News | Business
19 Mar 2018 12:01
NZCity News
NZCity CalculatorReturn to NZCity

  • Start Page
  • Personalise
  • News
  • Sport
  • Weather
  • Shopping
  • Jobs
  • Horoscopes
  • Lotto Results
  • Photo Gallery
  • Site Gallery
  • TVNow
  • Dating
  • SearchNZ
  • NZSearch
  • RugbyLeague
  • Make Home
  • About NZCity
  • Contact NZCity
  • Your Privacy
  • Advertising
  • Login
  • Join for Free

  •   Home > News > Business

    New Zealand signs Trans-Pacific trade pact

    New Zealand and 10 other nations have signed the CPTPP free trade agreement, Trade Minister David Parker says it creates new opportunities in key markets.

    9 March 2018

    New Zealand and 10 other nations have signed the Trans-Pacific Partnership free trade agreement.

    Trade Minister David Parker, in Chile for the ceremony, says it will create new opportunities for New Zealand's exporters in key markets.

    The agreement, renegotiated after the US pulled out and now called the Comprehensive Progressive Trans-Pacific Partnership (CPTPP) brings together countries whose combined economies are worth $US10 trillion ($NZ14t).

    "This is a fair deal for New Zealand," Mr Parker said after he had signed the CPTPP.

    "It gives our exporters new opportunities in key markets like Japan, it preserves the unique status of the Treaty of Waitangi, and it protects the government's right to regulate in the public interest."

    The deal gives New Zealand businesses preferential access to Canada, Mexico and Peru for the first time.

    Over time, 98 per cent of export tariffs will be eliminated.

    According to the Ministry of Foreign Affairs and Trade's estimates, the CPTPP is expected to give a $1.2 billion to $4b boost to New Zealand's real gross domestic product.

    That includes almost $86 million in expected tariff savings for the dairy industry, while the country's exporters would save about $200m in reduced tariffs to Japan alone.

    The CPTPP covers Australia, Brunei, Canada, Chile, Japan, Malaysia, Mexico, New Zealand, Peru, Singapore and Vietnam.

    Despite withdrawing the US from the TPP in January last year, President Donald Trump is set to steal some of the spotlight just hours after the signing.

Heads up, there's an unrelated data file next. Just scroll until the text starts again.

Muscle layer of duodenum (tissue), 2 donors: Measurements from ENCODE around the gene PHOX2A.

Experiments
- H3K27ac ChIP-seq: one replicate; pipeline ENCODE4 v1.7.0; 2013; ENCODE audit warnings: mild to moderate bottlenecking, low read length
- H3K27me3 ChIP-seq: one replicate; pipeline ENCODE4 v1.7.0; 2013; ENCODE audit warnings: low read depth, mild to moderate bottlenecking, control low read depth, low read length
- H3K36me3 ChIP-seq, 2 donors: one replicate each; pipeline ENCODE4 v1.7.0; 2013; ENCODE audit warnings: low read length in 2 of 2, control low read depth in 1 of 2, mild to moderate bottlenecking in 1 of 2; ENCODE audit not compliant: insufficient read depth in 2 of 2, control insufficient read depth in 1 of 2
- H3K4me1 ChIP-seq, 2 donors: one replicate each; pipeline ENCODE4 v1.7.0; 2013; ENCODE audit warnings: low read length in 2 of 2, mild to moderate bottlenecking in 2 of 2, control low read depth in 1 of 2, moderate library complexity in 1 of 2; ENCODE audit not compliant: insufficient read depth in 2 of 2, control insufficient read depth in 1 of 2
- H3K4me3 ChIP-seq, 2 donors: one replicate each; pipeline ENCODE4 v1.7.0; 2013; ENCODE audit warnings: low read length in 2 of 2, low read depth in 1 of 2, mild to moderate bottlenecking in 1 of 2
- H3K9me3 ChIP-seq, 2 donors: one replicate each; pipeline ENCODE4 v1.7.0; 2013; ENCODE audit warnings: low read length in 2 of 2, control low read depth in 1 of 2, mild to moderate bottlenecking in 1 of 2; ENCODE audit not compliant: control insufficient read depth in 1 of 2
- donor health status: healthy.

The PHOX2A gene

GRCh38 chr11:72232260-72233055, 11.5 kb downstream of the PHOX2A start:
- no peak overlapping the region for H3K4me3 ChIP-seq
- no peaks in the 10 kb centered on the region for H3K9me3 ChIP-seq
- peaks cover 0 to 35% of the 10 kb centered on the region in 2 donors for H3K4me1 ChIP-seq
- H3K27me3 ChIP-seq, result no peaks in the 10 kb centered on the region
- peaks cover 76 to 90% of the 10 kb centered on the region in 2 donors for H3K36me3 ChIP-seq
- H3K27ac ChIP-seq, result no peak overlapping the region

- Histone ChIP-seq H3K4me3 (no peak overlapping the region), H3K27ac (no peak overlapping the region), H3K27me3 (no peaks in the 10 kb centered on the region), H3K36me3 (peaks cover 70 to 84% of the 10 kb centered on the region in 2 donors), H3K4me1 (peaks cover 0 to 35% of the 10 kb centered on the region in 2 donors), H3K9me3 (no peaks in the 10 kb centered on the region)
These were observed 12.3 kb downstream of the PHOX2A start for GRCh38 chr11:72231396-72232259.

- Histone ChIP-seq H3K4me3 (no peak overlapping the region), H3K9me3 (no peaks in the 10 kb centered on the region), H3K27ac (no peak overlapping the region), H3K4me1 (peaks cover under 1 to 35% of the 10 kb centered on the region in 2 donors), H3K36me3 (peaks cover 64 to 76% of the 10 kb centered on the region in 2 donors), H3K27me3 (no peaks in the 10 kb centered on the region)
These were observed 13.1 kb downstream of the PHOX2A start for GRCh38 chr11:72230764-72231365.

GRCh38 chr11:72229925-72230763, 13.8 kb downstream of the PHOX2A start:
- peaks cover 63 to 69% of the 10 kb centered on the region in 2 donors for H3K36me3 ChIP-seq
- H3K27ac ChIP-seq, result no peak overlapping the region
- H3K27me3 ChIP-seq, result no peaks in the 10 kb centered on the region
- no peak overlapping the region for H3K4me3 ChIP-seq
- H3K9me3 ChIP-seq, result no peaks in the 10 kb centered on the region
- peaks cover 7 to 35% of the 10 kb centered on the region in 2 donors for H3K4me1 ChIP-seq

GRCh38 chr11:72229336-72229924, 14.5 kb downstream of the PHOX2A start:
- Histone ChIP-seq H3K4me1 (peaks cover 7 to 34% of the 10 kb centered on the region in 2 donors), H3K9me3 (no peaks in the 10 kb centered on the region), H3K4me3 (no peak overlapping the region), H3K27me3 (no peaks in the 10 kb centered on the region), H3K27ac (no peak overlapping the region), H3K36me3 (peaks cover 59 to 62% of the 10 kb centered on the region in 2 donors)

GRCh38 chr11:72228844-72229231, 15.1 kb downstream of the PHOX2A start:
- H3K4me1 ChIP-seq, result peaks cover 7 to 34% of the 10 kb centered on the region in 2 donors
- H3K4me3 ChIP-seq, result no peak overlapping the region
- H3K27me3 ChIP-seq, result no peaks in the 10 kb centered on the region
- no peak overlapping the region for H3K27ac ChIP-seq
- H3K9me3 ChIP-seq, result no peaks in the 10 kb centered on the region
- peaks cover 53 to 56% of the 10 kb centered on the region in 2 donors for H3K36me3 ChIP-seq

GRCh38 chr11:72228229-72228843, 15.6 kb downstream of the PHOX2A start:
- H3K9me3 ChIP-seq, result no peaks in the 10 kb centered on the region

Mr Trump is expected to sign a presidential proclamation setting up 25 per cent tariff on steel and 10 per cent tariff on aluminium imports at 9.30am Friday (NZT), with the measures taking effect two weeks later.

    © 2018 NZN, NZCity

     Other Business News
     19 Mar: Kiwifruit orchards marketed overseas
     19 Mar: Kiwi steady ahead of busy week
     18 Mar: Maori collective eye berries to boost jobs
     16 Mar: RBNZ expected to hold rate at review
     16 Mar: Cambodian director of Sofitel hotel linked to business which saw shooting of farmers
     16 Mar: Veritas shareholders for Mad Butcher sale
     16 Mar: NZ dairy manufacturer plans to list on ASX
     Top Stories

    Folau and Waratahs to soar to new heights More...

    Kiwifruit orchards marketed overseas More...

     Today's News

    Living & Travel:
    Dogs need to be mentally tougher: Woods 11:55

    Health & Safety:
    Cirque du Soleil aerialist Yann Arnaud dies after falling during Volta performance 11:25

    McCartney capable of 5m pole vault: coach 11:05

    Kiwifruit orchards marketed overseas 10:45

    Accident and Emergency:
    Two yachtsmen rescued off Northland coast 10:25

    Ali to embrace 50th England Test 10:15

    Kiwi steady ahead of busy week 9:25

    Law and Order:
    Jakarta has a serious cat problem, containing it is dirty work 8:35

    Is Facebook being honest with you about how it targets ads? 8:25

    Melb Utd coach slams refs after NBL loss 8:15

     News Search

    Power Search

    © 2018 New Zealand City Ltd